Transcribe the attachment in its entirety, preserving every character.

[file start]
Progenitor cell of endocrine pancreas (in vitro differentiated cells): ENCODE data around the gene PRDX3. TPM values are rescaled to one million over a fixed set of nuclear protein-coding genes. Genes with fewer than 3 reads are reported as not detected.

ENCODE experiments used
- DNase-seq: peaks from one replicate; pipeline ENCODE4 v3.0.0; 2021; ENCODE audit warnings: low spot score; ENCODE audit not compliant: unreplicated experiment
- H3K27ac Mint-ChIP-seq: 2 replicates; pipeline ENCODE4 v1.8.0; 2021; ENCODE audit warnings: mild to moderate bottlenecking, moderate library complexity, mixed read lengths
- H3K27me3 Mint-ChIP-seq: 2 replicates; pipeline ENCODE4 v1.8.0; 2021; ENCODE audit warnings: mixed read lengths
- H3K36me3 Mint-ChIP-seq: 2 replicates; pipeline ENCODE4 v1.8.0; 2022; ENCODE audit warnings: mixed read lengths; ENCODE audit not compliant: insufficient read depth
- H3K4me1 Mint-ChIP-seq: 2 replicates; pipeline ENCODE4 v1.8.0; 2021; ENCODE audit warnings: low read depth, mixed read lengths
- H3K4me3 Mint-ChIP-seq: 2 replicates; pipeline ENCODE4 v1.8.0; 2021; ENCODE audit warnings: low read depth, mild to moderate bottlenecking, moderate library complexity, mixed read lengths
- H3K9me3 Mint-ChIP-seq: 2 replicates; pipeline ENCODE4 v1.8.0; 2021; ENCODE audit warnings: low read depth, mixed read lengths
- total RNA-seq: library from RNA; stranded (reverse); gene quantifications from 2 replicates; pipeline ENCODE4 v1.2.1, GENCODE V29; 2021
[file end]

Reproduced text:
Progenitor cell of endocrine pancreas (in vitro differentiated cells): ENCODE data around the gene PRDX3. TPM values are rescaled to one million over a fixed set of nuclear protein-coding genes. Genes with fewer than 3 reads are reported as not detected.

ENCODE experiments used
- DNase-seq: peaks from one replicate; pipeline ENCODE4 v3.0.0; 2021; ENCODE audit warnings: low spot score; ENCODE audit not compliant: unreplicated experiment
- H3K27ac Mint-ChIP-seq: 2 replicates; pipeline ENCODE4 v1.8.0; 2021; ENCODE audit warnings: mild to moderate bottlenecking, moderate library complexity, mixed read lengths
- H3K27me3 Mint-ChIP-seq: 2 replicates; pipeline ENCODE4 v1.8.0; 2021; ENCODE audit warnings: mixed read lengths
- H3K36me3 Mint-ChIP-seq: 2 replicates; pipeline ENCODE4 v1.8.0; 2022; ENCODE audit warnings: mixed read lengths; ENCODE audit not compliant: insufficient read depth
- H3K4me1 Mint-ChIP-seq: 2 replicates; pipeline ENCODE4 v1.8.0; 2021; ENCODE audit warnings: low read depth, mixed read lengths
- H3K4me3 Mint-ChIP-seq: 2 replicates; pipeline ENCODE4 v1.8.0; 2021; ENCODE audit warnings: low read depth, mild to moderate bottlenecking, moderate library complexity, mixed read lengths
- H3K9me3 Mint-ChIP-seq: 2 replicates; pipeline ENCODE4 v1.8.0; 2021; ENCODE audit warnings: low read depth, mixed read lengths
- total RNA-seq: library from RNA; stranded (reverse); gene quantifications from 2 replicates; pipeline ENCODE4 v1.2.1, GENCODE V29; 2021